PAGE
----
“Well I figured out…how to change my social skills and little bits and pieces that I didn’t know were actually very negative.” ([54]: page 25)

“For the first time in my life, my friends from group and I went to [coffee shop]…I’ve had good opportunities from this group to practice good social skills and how to apply them elsewhere.” ([54]: page 25)

A similar increase in social confidence was echoed for an intervention for homeless youth:

“I’m a bit more outgoing and, like, I’ll go do more things now. I’m not so shy. I used to be really shy. (19-year-old)” ([56]: page 70)

Mechanisms of action: social

Having meaningful companionship seems to be a key way to alleviate loneliness [48, 51, 56, 65]. For instance, although social media can be seen as a useful way to maintain contact with family and friends,

[the] sense of connectedness to the world through Facebook dissipates if people cannot establish meaningful communication, beyond greetings. ([51]: page 11)

The importance of ‘consistent social support’ from a relatable adult to build trust was highlighted by third sector staff [28] and in the published literature ([49]: page 182):

“… it was incredibly nice to have an adult I could call when I wanted…”

The Social Mechanisms construct ‘Recognising the shared understanding of peers’ was strongly supported for in-person and online group activities, and relevant to medical students [47], hospitalised youth [27], young people with a parent suffering mental ill-health [49], youth not in education or employment [55], and university students with depression [36] or ASD [54].

“I think it just makes me feel better, just knowing there’s people out there just like me [with ASD]…I know I have people to talk to and people that I can ask for support”. ([54]: page 25)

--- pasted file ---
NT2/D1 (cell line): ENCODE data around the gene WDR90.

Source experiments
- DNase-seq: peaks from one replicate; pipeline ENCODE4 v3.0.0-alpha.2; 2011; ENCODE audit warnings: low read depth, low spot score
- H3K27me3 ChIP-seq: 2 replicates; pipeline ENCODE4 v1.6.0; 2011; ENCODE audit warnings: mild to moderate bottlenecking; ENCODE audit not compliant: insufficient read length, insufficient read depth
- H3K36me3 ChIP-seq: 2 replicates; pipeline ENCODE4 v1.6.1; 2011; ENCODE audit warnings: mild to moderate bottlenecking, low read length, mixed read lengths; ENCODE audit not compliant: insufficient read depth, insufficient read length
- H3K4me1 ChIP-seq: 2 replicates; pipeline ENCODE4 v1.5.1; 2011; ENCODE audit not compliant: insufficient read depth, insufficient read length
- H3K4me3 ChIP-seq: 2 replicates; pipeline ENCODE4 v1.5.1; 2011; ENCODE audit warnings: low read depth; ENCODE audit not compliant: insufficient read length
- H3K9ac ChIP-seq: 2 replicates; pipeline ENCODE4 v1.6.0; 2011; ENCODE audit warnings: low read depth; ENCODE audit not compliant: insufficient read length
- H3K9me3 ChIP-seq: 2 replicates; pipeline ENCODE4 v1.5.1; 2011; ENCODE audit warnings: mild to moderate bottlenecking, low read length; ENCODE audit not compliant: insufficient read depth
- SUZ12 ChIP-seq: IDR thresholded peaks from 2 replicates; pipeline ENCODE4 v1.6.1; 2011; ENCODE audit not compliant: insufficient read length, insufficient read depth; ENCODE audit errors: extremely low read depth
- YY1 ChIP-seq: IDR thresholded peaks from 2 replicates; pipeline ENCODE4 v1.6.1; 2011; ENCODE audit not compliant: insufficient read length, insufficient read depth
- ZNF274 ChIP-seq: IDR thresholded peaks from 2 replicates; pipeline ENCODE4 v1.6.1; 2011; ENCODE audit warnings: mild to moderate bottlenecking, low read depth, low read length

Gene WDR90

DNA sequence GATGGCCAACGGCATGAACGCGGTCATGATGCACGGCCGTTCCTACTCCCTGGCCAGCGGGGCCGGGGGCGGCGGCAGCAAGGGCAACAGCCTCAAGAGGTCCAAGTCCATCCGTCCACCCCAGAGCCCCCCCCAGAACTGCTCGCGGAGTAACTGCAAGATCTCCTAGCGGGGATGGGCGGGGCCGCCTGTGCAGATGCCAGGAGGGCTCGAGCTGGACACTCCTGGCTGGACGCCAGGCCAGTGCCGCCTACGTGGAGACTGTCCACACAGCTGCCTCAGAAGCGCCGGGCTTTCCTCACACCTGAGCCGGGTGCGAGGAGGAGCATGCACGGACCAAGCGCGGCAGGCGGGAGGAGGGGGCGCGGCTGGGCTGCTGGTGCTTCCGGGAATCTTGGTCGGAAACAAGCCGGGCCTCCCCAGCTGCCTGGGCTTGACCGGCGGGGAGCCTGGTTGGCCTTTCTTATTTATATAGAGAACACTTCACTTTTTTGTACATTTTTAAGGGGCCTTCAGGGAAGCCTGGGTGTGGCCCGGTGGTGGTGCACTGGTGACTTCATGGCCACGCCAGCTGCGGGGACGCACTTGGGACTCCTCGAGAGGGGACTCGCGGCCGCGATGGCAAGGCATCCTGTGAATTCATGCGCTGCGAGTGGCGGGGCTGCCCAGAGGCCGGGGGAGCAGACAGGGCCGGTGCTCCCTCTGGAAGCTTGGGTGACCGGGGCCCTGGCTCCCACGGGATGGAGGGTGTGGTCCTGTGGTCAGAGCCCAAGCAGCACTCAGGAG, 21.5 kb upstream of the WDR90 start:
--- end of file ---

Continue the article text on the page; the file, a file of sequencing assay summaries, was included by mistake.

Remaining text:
In evaluating their intervention, [55] noted that their Moderated Anonymous Online Groups (MAOGs) should be specific to both location and the young people’s situation, for example having shared experiences of being bullied. Communicating about shared experiences might overcome the barrier of ‘not talking about loneliness’ identified by third sector staff [28, 29] and reported for homeless youth [65] and students [48]. Finding commonality and belonging with others is likely to help ‘create meaningful relationships’ and ‘build a sense of community’, as well as potentially addressing psychological barriers such as mistrust.

Activities that ‘build social identity’, such as music therapy ([27]: page 94) or activities that facilitate shared family identity [66], could plausibly reduce loneliness through increasing feelings of belonging. For instance, a peer-support group for ASD university students facilitated identity-building:

“Trying to find who I am. Trying to figure out my identity. Even with the ASD, the spectrum disorder, knowing that I can pretty much do anything that anyone else can. I just have a back-up system [the support group].” ([54]: page 25)